You and Everything After(5)

By: Ginger Scott

The fatigue hit next. Again, easily summed up with too much soccer practice, which, of course, led to truly uncomfortable fights between my parents—my mom wanting me to quit completely, my father saying I just “need more conditioning.” It was because of these fights that I hid the tingling from them. That went on for months, until it was summer. Then one day, I couldn’t walk.

I could stand from my bed, get to my feet, but that was it. The second I attempted to move toward my door or drag my feet toward my closet to get dressed I wobbled and fell. I felt like the town drunk without the benefit of the booze in a paper bag. I screamed for Paige and my parents, and I knew by the look on their faces that my life as I knew it was done.

After my first steroid IV treatment, I was able to walk again—all of my symptoms gone, like the round ball the magician waves in front of your eyes until it isn’t there. Only, just like that magician who secretly tucks the ball behind his hand, my MS isn’t really gone either. It’s…hiding.

The fights continued, and my parents separated for a while. After the MS diagnosis, my mom insisted I quit soccer. I got depressed. My dad supported my wishes to play again—of course, under strict circumstances, and with limited workouts. Everything pretty much sucked for the next year.

It was a series of med trials, seeing how certain drugs affected me, then finding out what side effects I could handle. I also got really good at giving myself a shot—three times a week, for three years, until they came out with the pill version last year. I didn’t mind the shots, though. What I minded were the constant questions and lectures from my parents: “How are you feeling? Are you fatigued? You should rest; stop working so hard.”

Paige never lectured. Through it all, she just stayed the same. True, she’s terribly self-absorbed—there were moments that she resented the attention I got because of my disease—but it was more about the attention and the fact that it wasn’t on her. And I liked that.

We made a deal with my parents, coming here as a package. We fought for it for months—my mom really wanted to keep me at home. But that’s the thing about MS. It never goes away; it’s always with me. The shots, drug trials, therapies—they can’t cure the disease; they can only slow it down. Like the front line of the Pittsburgh Steelers—except nowhere near as effective. Maybe more like the front line of the Miami Dolphins. So in the end, I got my way. Now that I’m here, I’m not going to let MS be a part of any conversation. I’m just Cass Owens, and my story ends there.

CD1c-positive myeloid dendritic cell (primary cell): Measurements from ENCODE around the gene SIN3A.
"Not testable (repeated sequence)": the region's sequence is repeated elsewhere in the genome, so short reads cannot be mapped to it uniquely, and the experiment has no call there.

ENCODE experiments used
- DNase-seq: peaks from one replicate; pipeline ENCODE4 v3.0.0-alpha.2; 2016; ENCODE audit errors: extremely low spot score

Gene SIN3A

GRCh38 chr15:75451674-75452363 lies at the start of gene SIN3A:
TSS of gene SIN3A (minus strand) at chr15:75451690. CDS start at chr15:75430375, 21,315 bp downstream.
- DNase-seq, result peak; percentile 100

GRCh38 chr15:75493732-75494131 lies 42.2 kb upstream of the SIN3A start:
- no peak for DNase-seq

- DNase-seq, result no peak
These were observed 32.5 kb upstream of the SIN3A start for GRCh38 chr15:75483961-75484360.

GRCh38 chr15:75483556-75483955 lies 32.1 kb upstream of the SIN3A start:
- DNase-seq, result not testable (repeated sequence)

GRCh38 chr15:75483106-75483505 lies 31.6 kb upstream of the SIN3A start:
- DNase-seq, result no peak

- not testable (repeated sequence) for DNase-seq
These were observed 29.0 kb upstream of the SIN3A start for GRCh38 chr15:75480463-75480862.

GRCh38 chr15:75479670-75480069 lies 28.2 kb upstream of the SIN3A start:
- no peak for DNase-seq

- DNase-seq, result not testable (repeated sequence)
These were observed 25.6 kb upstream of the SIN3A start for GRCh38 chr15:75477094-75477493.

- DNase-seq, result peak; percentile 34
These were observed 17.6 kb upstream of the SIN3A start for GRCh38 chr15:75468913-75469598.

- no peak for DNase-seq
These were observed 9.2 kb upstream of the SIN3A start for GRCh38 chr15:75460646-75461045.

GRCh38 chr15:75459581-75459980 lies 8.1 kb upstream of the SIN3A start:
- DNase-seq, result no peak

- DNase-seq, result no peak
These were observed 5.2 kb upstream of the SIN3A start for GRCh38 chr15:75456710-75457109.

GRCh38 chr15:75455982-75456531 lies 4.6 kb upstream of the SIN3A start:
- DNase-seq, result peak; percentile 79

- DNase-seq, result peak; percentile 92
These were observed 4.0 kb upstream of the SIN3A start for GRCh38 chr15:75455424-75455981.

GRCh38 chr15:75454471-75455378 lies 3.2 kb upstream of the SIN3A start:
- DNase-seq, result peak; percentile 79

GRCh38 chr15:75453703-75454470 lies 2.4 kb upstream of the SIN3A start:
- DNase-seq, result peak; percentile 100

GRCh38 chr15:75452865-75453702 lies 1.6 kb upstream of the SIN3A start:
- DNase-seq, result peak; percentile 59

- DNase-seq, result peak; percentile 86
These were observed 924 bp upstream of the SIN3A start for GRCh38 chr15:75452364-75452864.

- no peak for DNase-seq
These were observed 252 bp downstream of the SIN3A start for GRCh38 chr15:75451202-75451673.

“Hungry. Now,” Paige says, snapping her fingers at me. I smile out the window, not offended in the least. I’m free.

“Let’s go eat greasy fried crap,” I say, grabbing my purse. Blowing right past her, I ignore her eye-roll protest and impending whine about needing a salad with low-cal dressing. Freedom!


I’m two beers ahead of Nate by the time he walks into Sally’s, and I can already see the lecture building with every step, the closer he comes. He’s doing that thing, where he cracks his neck on one side and looks down, shaking his head at me in shame.

“Save it, bro,” I say, picking up my glass and finishing off the last of my second beer while he sits down and admires both empty mugs.

“You called Kelly, didn’t you?” It’s not really a question, so I don’t answer. “I don’t know why you torture yourself. It’s not like you can’t meet other women. Damn, Ty—that’s like your best skill. You meet women every five minutes, and they’re in love with you after ten minutes.”

“Yeah, but I don’t love them. No one is Kelly,” I say, feeling every bit of my self-loathing settle over my body.

“No, but maybe…just maybe, someone could be better, you know, like different better. If you’d just give it a damned chance,” Nate says, stretching his legs out from the booth, and pulling a menu out from the rack on the wall. I can’t help but watch his muscles stretch, and I hate him—just for the smallest second—for being whole. I don’t really hate him, but sometimes it’s hard to be so damned positive all of the time. “Order me a cheeseburger and chili fries. I’m hitting the head,” he says, pushing out from the booth, and walking to the restrooms in the back.

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